A sacred place for Christians from around the globe, the Sistine Chapel in the Vatican City is one of the most visited tourist destinations in Europe. It receives more than five million tourists each year and almost 25,000 each day. The Chapel is best known for its wall-to-ceiling frescoes, especially those painted by Michelangelo, who is considered one of the greatest artists in the Renaissance era. The Sistine Chapel is part of the Pope’s official residence (Apostolic Palace or the Palazzo Apostolic Vaticano) and it also hosts the world famous Papal Conclave, an event organized to elect the next pope.
Tourists in Vatican City usually visit the Sistine Chapel along with other rooms in the 5.5 hectare complex of the Apostolic Palace. Setting foot inside the Chapel transports one into the pages of the Holy Bible. Its beauty, grandeur, and sense of divine power have enchanted visitors globally.
Interesting Facts about Sistine Chapel
The Sistine Chapel was built between 1477 and 1481 on the behest of Pope Sixtus IV, on the site where the Great Chapel or the Cappella Magna stood earlier. The name ‘Sistine’ (Sistina in Italian) was derived from the Pope’s name’s Italian version – Sisto. The Chapel’s main structure was inspired by the Temple of Solomon’s description in the Old Testament. The outer façade of the chapel was kept plain without any sculpture or painting. But the Pope brought in some of the best-known artists in those times (namely, Perugino, Botticelli, Rosselli and Ghirlandaio) to adorn the walls inside with paintings depicting stories from the Holy Bible. One side of the wall was painted with stories of Moses and the other side depicted Jesus’ life. In addition to the walls, the floors and pavement were decorated as well. These have multicolored geometrical and circular mosaic designs.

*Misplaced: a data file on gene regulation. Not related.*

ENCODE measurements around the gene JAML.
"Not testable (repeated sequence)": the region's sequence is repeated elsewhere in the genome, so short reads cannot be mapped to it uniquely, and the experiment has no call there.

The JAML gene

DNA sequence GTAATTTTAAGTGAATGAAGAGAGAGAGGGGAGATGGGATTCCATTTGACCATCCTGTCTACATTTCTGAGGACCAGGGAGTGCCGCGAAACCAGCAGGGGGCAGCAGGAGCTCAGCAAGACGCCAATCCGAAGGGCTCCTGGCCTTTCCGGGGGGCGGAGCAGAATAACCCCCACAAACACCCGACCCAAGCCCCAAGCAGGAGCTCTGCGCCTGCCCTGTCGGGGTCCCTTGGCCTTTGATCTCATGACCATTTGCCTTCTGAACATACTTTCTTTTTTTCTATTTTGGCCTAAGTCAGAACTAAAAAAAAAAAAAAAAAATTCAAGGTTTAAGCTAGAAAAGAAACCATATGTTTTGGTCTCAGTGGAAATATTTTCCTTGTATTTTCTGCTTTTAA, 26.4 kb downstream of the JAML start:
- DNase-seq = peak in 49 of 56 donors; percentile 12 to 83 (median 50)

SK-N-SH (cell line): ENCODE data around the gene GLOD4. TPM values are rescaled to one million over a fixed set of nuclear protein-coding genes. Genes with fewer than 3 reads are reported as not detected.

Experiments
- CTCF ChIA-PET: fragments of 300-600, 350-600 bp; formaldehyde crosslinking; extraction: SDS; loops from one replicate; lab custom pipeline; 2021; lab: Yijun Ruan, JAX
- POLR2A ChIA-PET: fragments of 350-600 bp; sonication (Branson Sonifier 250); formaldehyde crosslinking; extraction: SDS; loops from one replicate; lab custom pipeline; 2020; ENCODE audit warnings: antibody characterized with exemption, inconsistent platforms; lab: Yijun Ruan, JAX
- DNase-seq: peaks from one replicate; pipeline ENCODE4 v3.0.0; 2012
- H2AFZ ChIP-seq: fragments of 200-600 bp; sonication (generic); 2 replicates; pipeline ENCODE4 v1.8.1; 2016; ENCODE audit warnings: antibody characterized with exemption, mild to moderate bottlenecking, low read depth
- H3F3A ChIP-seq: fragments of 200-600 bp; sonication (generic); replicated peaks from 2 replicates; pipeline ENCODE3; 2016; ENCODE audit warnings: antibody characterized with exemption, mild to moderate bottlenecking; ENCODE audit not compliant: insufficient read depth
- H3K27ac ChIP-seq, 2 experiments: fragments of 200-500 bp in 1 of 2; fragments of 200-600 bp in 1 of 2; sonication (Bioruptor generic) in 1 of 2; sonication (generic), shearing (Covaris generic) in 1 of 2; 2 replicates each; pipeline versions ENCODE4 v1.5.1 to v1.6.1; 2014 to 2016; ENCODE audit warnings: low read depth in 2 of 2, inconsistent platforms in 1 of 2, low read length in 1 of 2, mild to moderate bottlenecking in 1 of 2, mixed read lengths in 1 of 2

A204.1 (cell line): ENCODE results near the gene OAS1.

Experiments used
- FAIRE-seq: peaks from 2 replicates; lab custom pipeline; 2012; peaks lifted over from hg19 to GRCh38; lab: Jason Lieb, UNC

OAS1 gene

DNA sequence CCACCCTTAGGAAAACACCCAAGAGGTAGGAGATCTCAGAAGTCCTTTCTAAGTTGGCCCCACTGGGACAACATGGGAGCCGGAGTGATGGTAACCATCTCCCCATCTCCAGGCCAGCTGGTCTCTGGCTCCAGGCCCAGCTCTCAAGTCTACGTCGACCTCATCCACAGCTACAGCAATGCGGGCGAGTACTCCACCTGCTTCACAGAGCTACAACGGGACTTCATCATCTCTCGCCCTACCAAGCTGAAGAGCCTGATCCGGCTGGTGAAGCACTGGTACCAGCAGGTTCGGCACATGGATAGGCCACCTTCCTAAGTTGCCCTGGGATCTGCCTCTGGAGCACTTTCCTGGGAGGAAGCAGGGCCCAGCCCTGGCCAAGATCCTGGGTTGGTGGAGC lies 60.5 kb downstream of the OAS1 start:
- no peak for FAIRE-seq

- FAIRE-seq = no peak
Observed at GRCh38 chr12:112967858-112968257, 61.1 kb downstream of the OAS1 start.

The first thing that tourists do on entering the Sistine Chapel is look up. The intricately painted ceiling you see was not always the same. During the papacy of Pope Sixtus IV, the ceiling resembled that of the sky with shining golden stars (painted by Piero Matteo d’Amelia). However, a few years later, it showed large cracks due to massive ground digging to build the Basilica of St. Peter nearby. Pope Julius II in the early 16th century brought in the architect Bramante to repair the damage. He also got Michelangelo (who was building his tomb with 20 sculptures until then) to paint the ceiling. Michelangelo considered painting to be an ‘inferior art’. He is said to have described the then ceiling as a ‘barn’s roof’. The Pope challenged him to turn this into a ‘jewel of Vatican City’. Michelangelo accepted the challenge.
It took him four years and three months, terrible back and neck-ache, and eye damage to complete painting the over 5,000 square feet of the Sistine Chapel’s ceiling. He painted his interpretation of the stories from the ‘Book of Genesis’ dealing with the Creation and Noah. The most famous fresco here is the one in the middle of the ceiling, known as the Creation of Adam. An interesting fact about the ceiling frescoes is that, even though Michelangelo did all of the sketching, ideating and most of the paintings, he had assistants to take care of the paint mixing and finishing the fresco details. He is known to have fired his assistants frequently so that no one could take credit for any particular part.
When you reach the altar you will find another artwork that can evoke a sense of wonder – the large painting called The Last Judgment. It was painted between 1535 and 1541 by Michelangelo (again!) on the request of Pope Paul III. This painting depicted the biblical Apocalypse, which is also known as the ‘Second Coming of Christ’. This fresco can come across as scary and gloomy with paintings of tortured men and women, and an angry face of Christ in the middle with a sad Virgin Mary beside him. An interesting fact is that Michelangelo originally painted the humans nude! They were later painted over with clothes in different colors.
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Image Credit : Beyond ForgettingPublished On: Saturday, November 9th, 2013